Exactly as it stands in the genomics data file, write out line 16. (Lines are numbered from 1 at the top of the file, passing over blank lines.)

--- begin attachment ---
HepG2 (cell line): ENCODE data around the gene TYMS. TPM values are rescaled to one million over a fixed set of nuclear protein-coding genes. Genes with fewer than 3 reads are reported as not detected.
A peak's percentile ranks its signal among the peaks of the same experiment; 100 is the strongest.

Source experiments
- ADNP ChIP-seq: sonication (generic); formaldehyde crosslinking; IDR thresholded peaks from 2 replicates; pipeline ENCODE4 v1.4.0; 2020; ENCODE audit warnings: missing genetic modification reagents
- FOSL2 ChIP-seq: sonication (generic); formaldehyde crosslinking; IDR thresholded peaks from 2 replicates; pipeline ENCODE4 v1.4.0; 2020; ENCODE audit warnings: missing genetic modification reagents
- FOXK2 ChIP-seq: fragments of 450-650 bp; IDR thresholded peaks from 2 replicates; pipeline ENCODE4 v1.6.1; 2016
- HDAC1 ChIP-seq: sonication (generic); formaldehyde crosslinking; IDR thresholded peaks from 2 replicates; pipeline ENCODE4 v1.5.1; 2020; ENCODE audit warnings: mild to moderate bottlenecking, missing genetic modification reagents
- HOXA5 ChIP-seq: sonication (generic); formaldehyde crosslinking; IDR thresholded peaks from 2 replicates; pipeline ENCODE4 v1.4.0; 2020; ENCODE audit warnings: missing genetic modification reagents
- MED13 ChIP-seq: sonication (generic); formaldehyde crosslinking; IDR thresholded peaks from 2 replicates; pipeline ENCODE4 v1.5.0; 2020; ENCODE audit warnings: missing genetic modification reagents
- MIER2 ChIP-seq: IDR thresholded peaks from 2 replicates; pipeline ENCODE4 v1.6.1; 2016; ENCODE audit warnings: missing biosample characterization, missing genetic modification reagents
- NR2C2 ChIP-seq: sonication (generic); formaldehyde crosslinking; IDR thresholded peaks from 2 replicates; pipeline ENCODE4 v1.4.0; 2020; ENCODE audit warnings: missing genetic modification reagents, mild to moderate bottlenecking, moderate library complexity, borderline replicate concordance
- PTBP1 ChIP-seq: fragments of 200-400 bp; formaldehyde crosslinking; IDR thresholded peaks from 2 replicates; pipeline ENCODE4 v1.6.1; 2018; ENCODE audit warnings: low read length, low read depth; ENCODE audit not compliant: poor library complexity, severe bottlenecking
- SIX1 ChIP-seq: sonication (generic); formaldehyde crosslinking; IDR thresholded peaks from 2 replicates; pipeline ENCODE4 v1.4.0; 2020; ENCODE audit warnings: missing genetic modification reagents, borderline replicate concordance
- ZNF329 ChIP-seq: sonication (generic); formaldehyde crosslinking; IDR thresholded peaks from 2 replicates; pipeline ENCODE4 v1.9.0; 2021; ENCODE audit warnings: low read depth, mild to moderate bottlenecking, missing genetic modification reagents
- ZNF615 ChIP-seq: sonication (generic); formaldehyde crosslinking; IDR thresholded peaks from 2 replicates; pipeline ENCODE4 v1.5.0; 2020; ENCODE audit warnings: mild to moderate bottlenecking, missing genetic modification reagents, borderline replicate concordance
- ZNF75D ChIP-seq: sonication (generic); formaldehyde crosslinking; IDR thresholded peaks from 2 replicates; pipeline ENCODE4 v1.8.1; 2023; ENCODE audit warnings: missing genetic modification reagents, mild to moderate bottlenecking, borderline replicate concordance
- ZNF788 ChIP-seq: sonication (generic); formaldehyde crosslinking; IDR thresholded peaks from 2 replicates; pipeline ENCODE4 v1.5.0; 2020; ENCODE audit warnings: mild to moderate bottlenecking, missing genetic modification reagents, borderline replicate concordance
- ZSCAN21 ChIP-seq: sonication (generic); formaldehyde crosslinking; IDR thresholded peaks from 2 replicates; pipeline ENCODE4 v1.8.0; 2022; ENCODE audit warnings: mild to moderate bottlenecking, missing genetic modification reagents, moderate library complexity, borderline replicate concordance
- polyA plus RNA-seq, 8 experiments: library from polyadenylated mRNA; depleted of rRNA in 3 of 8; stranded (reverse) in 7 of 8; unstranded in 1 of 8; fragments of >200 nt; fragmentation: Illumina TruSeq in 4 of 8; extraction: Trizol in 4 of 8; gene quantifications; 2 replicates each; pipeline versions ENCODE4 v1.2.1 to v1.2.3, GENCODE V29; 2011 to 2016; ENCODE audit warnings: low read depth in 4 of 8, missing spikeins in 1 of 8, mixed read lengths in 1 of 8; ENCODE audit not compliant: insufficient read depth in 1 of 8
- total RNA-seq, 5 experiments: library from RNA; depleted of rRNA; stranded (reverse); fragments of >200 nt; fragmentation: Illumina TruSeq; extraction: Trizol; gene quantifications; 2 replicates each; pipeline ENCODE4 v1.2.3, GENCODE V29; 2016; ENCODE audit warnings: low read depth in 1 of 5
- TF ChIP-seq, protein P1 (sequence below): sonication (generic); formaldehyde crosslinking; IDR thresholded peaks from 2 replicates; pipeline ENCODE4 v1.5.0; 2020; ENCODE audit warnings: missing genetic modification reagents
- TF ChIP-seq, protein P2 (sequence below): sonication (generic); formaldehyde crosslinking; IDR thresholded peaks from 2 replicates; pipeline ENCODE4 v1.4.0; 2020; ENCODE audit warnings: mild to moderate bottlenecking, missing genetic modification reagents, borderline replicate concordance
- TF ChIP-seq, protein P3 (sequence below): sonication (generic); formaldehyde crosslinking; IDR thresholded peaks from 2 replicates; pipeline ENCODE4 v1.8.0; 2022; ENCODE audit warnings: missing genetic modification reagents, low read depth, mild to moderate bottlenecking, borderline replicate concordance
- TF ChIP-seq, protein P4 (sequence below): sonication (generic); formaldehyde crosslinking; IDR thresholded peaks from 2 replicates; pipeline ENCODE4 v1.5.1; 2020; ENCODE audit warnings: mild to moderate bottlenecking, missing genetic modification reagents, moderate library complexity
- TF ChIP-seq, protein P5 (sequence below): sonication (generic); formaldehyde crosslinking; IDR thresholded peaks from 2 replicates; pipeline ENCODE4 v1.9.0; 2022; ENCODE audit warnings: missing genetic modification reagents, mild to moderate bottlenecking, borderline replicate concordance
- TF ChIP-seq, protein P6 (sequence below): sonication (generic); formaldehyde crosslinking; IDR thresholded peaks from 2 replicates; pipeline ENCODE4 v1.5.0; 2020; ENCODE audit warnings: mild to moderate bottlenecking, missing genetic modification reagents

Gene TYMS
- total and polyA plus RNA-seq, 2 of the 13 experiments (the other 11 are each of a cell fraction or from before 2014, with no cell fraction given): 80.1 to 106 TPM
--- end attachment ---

- ZNF75D ChIP-seq: sonication (generic); formaldehyde crosslinking; IDR thresholded peaks from 2 replicates; pipeline ENCODE4 v1.8.1; 2023; ENCODE audit warnings: missing genetic modification reagents, mild to moderate bottlenecking, borderline replicate concordance